Reference Sources:

PKU Handbook [2005]. Australasian Society for Inborn Errors of Metabolism (ASIEM) (Australia and New Zealand). Chapter 2: What does a diagnosis of PKU mean for my baby and our family?

My PKU Binder [2011]. National PKU Alliance (USA). Chapter 4: Diagnosis to 2 years.

Where can I get more support?

Many parents find that they obtain support from other families who have children with PKU to feel reassured that their child will be fine.  You may find it useful to talk with parents of older children with PKU about how they prepare the special foods and what it is like living with PKU.  Seeing other children with PKU who are growing and developing well is reassuring.  Speak to your metabolic health professional team as they may be able to assist you in contacting another family who has been in your position and understands your concerns.

You can also find support and get in contact with the PKU community through:

Jo Boston
New Zealand
Email: pjjboston@xtra.co.nz

Reference Source:

PKU Handbook [2005]. Australasian Society for Inborn Errors of Metabolism (ASIEM) (Australia and New Zealand). Chapter 2: What does a diagnosis of PKU mean for my baby and our family?

My PKU Binder [2011]. National PKU Alliance (USA). Chapter 4: Diagnosis to 2 Years.

Newborn Screening

All newborn babies are screened for PKU by taking a blood sample from a needle prick on your baby’s heel (“heel prick test”) in the first days of life.  If your baby’s blood Phe level is high, PKU will be suspected but this will need to be rechecked and confirmed.

For more information on screening, visit the National Screening Unit.

Laboratory Testing

Following the initial heel prick test, you will be contacted if the Phe level is high. Further testing will confirm the diagnosis and the national metabolic service will advise you on the appropriate management.

Metabolic Clinic

The team at the metabolic clinic is there to help answer any PKU-related questions you may have, such as the causes of PKU and how it can be treated. They will advise you how to start dietary management to keep your baby’s blood Phe levels within recommended ranges.  This will likely include the recommendation of a PKU metabolic infant formula to be used in combination with breastfeeding or regular infant formula and guidance on how and where it can be obtained and how much to give. They will also advise you on how to monitor your baby’s Phe levels.
With newborn screening, early diagnosis, effective dietary management and regular blood Phe monitoring, Phe levels can be kept in an acceptable range.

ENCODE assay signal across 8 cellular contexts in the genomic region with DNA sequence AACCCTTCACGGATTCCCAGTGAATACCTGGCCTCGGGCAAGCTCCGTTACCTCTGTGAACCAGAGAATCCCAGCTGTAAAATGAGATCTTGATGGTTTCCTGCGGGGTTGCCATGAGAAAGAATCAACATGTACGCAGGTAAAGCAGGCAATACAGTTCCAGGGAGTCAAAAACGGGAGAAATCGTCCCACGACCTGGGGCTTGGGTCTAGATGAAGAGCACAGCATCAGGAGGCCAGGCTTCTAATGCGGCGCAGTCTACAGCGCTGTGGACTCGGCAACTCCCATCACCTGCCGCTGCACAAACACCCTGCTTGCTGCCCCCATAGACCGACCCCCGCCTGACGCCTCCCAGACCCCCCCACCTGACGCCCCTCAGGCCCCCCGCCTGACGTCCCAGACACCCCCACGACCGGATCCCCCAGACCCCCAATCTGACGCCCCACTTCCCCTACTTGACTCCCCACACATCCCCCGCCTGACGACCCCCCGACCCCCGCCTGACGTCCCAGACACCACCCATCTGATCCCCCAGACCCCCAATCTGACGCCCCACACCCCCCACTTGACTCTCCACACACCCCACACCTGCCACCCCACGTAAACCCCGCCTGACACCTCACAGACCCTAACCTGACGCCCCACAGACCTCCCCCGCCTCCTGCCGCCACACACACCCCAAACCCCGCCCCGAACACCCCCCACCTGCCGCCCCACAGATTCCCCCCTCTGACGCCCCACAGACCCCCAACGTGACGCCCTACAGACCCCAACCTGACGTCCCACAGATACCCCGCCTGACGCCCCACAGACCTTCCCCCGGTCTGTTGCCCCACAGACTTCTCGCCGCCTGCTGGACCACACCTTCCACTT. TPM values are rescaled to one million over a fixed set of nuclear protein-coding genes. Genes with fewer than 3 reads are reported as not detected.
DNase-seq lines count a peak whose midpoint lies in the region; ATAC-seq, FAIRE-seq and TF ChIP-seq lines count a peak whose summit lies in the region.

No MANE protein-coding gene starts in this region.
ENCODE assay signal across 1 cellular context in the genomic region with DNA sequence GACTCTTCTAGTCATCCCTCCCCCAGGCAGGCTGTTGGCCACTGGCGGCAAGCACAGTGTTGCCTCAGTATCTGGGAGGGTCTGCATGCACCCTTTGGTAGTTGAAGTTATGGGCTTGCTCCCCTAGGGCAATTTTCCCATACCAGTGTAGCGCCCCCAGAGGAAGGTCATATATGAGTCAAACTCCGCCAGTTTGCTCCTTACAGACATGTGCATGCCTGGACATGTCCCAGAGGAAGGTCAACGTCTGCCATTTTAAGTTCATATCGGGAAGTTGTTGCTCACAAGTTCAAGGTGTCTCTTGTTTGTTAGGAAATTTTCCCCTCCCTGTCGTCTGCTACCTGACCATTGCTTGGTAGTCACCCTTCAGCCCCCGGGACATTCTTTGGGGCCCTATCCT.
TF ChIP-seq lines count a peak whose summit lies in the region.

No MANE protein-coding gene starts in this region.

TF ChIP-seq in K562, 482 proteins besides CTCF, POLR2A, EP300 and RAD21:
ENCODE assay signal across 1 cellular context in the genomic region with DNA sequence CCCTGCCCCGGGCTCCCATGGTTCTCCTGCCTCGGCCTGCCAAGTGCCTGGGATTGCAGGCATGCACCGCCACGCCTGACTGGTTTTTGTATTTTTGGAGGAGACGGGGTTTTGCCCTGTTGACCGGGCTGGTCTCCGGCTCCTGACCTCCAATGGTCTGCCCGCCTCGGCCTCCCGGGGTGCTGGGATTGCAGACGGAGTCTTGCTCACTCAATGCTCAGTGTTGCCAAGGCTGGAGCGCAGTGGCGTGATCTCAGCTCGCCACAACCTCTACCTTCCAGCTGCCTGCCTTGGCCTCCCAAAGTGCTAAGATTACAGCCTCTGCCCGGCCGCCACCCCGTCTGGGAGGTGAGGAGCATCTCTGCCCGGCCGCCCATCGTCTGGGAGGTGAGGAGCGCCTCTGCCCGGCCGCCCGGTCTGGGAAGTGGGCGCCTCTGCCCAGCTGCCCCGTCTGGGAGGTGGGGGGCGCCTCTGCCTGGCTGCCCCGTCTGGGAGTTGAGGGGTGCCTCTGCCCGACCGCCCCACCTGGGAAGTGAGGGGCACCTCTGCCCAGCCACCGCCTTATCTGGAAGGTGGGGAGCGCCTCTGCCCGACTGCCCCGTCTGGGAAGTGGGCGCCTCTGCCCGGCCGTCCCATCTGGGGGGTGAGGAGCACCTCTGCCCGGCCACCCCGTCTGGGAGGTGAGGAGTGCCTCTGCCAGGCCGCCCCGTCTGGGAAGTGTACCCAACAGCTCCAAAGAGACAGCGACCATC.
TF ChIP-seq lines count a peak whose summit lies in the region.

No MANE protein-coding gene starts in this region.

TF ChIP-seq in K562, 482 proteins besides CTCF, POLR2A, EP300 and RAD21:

Reference sources:

PKU Handbook [2005]. Australasian Society for Inborn Errors of Metabolism (ASIEM) (Australia and New Zealand). Chapter 1: What is PKU.

Eat Right Stay Bright [2010], Guide for Hyperphenylanemia (USA). L. Bernstein and C. Freehauf. Chapter 1.

My PKU Binder [2011]. National PKU Alliance (USA). Chapter 4: Diagnosis to 2 Years.

What other parents have said

“I still remember that call from the doctor’s office saying our son’s newborn screen was positive for PKU. While my husband and I grieved about the diagnosis for several months, we also slowly came to realise that PKU can be managed effectively and is just one part of who our son is.”

“Our son is a beautiful and extremely bright baby. He is far ahead of his brother at this age, and is growing normally. When I first heard the diagnosis of PKU, I was so worried Connor wouldn’t be ‘okay.’ I cried for weeks. Now I know that Connor is more than okay; he is thriving.”

“Don’t panic when you read all the frightening information you find on the Internet. I spent my son’s first year and a half in tears and terrified that he would be mentally impaired. He’s brilliant.”

“I realised later that calling everyone and telling them about PKU and consoling them on the phone made my own acceptance faster. The more people I told and said, “Look, it’s all right, it’s not that bad, the more I was reassuring myself it was OK.”

Reference Source:

My PKU Binder [2011]. National PKU Alliance (USA). Chapter 4: Diagnosis to 2 Years.

Please Note: The dietary treatment for PKU varies for each person so all information presented here is for guidance only. Your own dietitian and/or doctor will advise you on all aspects relating to management of PKU for you and your family.